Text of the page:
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Terrance L Baker, Speaker at Dermatology Conferences
Johns Hopkins Medicine, United States
Title : Treatment of dry skin with an emulsion containing plant-based anionic phospholipids


This study compares a skin cream emulsion containing a plant-based anionic polar phospholipid (APP) technology with a mineral oil hydrocarbon (petrolatum)-based (MHB) skin cream technology in the treatment of skin xerosis (dryness) in diabetic feet. Skin cream with APP technology promotes phospholipid absorption, reparation of intercellular lamellae, and organization of water promoting hydration; whereas skin cream with MHB technology principally covers skin, preventing dehydration. Methods. Fifty-four subjects with diagnoses of diabetes mellitus and foot skin dryness were studied using a multicenter, double-blind, masked-study design. An emulsion cream containing 0.05% APP in triglycerides (APP preparation) was compared to MHB skin cream, Eucerin® (MHB preparation) applied topically to dry foot skin. Four efficacy-variables were graded including dryness, erythema, fissures, and itching along with neurovascular assessments. Contrasts between plant-based and mineral-based skin creams and their implications within the context of skin xerosis were made. Results. APP and MHB preparations were similar in safety and effectiveness with no significant difference among any of the 4 efficacy variables (P < 0.5) including neurovascular measurements. The APP preparation is absorbed into the skin, whereas the MHB skin cream covers the skin leaving detectable residues after each application. Conclusion. The APP and MHB preparations were not significantly different in safety and effectiveness. Upon application of the APP skin cream, the preparation was absorbed into the skin leaving no discernible residue. The MHB preparation notably leaves residues which can lead to potential textile damage. These technologies function in the hydration of skin; however, they differ significantly in their modes of action. The plant-based APP preparation functions actively by phospholipid and triglyceride absorption, reparation of skin lamellae, and in the consequent delivery and organization of waters of hydration in skin on the other hand; the MHB preparation functions passively, hydrating the skin it covers by sealing the skin against dehydration.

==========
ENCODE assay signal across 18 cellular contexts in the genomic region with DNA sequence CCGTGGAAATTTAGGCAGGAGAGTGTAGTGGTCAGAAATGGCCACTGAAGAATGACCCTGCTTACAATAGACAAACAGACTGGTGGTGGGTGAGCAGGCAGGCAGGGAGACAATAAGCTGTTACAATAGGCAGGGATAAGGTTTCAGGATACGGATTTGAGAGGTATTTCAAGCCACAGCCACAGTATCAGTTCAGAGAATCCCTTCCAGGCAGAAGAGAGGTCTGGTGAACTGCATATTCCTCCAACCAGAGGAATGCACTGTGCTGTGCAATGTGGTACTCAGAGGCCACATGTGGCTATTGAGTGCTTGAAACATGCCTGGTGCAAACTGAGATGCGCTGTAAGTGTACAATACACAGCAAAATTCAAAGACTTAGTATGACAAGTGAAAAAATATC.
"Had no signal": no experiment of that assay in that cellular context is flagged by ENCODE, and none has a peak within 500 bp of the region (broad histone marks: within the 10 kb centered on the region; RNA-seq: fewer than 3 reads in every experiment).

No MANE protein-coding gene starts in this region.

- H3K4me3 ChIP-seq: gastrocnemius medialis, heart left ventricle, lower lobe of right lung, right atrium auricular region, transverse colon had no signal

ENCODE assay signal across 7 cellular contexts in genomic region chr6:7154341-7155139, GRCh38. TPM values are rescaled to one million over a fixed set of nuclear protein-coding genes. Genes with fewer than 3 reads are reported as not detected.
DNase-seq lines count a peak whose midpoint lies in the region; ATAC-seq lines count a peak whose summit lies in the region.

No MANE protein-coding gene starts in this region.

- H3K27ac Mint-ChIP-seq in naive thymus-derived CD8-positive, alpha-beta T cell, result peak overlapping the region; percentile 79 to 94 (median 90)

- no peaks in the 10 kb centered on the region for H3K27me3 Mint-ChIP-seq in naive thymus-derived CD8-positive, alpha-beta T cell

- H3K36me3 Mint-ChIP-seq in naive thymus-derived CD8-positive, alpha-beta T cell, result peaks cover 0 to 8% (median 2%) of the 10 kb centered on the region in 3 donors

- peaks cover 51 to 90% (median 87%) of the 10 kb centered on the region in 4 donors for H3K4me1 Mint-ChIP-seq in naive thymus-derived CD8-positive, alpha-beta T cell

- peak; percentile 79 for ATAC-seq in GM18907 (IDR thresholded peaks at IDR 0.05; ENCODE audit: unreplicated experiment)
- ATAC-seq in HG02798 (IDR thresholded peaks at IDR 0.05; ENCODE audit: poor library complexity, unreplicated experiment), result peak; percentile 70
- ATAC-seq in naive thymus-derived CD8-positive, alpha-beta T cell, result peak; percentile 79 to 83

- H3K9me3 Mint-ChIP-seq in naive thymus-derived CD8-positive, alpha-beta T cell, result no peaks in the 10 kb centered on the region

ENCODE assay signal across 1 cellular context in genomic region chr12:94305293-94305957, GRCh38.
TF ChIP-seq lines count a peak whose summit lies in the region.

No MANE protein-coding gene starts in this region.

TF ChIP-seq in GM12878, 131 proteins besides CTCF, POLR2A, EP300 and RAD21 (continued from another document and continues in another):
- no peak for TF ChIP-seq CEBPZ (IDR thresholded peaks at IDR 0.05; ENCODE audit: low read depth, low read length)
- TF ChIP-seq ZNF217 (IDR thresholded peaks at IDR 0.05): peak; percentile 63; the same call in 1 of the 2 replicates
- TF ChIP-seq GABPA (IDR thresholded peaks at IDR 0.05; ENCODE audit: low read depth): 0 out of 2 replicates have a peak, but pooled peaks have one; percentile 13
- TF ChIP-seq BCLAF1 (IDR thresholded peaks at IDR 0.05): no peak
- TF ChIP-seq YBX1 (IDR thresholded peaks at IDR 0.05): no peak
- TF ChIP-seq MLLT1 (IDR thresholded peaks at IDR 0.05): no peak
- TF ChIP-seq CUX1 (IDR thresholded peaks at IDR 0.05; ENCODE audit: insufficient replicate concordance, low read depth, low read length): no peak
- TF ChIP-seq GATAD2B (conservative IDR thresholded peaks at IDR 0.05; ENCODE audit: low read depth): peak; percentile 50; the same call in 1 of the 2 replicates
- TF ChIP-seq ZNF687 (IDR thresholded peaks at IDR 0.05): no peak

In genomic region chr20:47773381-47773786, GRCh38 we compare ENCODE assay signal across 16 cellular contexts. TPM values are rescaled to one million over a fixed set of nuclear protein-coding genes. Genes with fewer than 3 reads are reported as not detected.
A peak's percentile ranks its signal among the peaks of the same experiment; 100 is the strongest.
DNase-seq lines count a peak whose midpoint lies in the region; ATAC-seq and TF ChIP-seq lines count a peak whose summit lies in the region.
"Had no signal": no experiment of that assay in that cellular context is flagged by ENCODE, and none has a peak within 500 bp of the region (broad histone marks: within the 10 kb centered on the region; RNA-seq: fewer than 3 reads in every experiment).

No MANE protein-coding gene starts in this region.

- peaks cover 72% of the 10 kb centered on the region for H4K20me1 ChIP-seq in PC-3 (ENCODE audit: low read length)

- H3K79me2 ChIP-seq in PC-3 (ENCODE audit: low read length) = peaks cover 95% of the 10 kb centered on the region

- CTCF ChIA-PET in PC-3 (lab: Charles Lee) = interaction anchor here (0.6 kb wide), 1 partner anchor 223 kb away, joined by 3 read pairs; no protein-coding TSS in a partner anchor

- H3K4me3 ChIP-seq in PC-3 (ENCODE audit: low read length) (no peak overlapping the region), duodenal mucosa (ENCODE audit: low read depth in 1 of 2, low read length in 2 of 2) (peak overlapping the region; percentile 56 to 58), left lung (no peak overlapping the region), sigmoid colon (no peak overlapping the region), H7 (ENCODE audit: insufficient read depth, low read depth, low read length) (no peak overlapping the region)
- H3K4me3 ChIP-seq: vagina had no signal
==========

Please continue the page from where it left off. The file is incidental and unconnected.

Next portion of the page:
Terrance L. Baker, MD, MS, is board certified in family medicine, emergency medicine, and geriatrics. Dr. Baker is a graduate of George Washington University School of Medicine and holds a Master of Science degree from Johns Hopkins University. He is the medical director of Sollay Medical Center in Baltimore, Maryland. Dr. Baker is a member of the Department of Medicine at Johns Hopkins Medicine. He also holds teaching posts at the University of Maryland School of Nursing in Baltimore, and the New York University. Dr.  Baker has multiple publications and has lectured in the USA and Internationally on SARS-CoV-2.